Sharon - posted on 05/30/2012

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Our son is 6 and in Grade 1, and today his reading test pushed him up into Grade 3 level books. I have the same concerns about age-appropriate reading as opposed to ability-apropriate. Glad to see some reccomendations here. I hadnt thought of the Wishing Chair series. I have all those and the Enchanted Wood series here from my childhood. Thanks for the info!

NAOMI - posted on 01/20/2012

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My son is 4 and totally loves the Dinosaur Cove series and I didn't see the Magic School Bus series mentioned but he loves that also.

T. Maenad - posted on 12/20/2011

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Go for some of the older classics like Betsy/Tacy (ask your local librarian). I had the same issue with my child -- she did often read stuff that wasn't totally age appropriate, but we tried to be open about talking about things. Make friends with the local children's librarian if you have one -- they are great resources and usually love helping this type of kid. Mine was the same way -- she's 14 now, and still has her head in a book.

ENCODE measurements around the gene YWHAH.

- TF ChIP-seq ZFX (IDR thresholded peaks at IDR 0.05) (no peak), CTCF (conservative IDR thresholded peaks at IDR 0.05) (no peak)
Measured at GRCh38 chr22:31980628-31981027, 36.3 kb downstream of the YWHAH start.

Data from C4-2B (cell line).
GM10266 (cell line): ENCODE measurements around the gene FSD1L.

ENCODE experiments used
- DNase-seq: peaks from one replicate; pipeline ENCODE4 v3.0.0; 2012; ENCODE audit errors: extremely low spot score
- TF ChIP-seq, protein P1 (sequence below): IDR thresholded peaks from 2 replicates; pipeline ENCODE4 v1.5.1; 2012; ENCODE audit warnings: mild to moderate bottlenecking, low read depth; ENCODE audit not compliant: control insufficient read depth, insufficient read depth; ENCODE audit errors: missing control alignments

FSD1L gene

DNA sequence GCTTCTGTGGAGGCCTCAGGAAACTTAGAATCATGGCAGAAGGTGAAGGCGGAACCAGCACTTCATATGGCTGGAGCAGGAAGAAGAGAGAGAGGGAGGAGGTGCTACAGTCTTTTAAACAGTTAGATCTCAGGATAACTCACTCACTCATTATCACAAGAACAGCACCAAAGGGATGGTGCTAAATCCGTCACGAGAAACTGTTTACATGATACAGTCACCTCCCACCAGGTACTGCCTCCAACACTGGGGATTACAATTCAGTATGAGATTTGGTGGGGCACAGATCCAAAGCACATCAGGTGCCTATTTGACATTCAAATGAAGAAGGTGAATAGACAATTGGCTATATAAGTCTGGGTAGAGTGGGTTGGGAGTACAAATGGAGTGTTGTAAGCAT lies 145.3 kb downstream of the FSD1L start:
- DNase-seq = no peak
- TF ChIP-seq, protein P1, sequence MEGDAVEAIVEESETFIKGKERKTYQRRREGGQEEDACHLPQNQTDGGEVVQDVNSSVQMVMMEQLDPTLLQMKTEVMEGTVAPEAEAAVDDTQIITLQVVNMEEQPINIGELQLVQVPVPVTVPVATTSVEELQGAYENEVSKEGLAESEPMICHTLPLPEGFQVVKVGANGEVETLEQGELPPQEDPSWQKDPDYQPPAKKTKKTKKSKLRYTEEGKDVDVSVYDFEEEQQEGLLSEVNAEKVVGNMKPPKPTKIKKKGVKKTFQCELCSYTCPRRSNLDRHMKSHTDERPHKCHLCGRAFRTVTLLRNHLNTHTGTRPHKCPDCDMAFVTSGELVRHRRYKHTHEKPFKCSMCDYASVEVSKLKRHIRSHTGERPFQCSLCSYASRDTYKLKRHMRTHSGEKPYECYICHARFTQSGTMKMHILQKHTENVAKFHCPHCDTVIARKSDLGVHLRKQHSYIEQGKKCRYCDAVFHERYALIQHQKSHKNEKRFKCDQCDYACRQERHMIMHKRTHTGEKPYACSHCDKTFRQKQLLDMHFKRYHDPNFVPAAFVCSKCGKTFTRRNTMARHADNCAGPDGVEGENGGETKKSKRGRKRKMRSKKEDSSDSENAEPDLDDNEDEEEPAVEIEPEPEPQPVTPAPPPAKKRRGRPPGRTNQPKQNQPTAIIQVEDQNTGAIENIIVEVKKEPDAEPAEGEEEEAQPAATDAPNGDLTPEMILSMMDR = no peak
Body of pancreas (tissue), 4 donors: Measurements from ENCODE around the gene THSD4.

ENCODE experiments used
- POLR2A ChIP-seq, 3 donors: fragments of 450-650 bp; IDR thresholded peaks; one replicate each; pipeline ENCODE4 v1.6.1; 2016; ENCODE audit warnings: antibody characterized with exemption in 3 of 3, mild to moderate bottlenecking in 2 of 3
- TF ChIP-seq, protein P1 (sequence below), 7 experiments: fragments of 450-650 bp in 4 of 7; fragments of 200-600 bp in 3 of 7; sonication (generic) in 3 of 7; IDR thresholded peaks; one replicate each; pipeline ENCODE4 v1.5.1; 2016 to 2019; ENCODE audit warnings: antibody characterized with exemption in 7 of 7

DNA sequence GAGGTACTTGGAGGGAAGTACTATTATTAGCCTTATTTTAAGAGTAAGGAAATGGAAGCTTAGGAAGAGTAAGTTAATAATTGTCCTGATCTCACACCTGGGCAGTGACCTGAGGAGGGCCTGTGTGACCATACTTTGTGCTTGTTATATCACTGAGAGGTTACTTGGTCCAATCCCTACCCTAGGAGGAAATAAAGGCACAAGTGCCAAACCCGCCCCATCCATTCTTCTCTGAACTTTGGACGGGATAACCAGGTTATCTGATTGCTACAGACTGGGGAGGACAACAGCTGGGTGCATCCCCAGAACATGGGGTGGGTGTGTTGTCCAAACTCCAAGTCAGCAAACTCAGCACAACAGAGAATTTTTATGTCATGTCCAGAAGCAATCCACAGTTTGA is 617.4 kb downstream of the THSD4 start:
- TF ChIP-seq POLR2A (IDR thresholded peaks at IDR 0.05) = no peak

Kelli - posted on 11/22/2011

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Great suggestion -- a friend of mine has the entire sets of both and is going to loan them out to Alex a few at a time.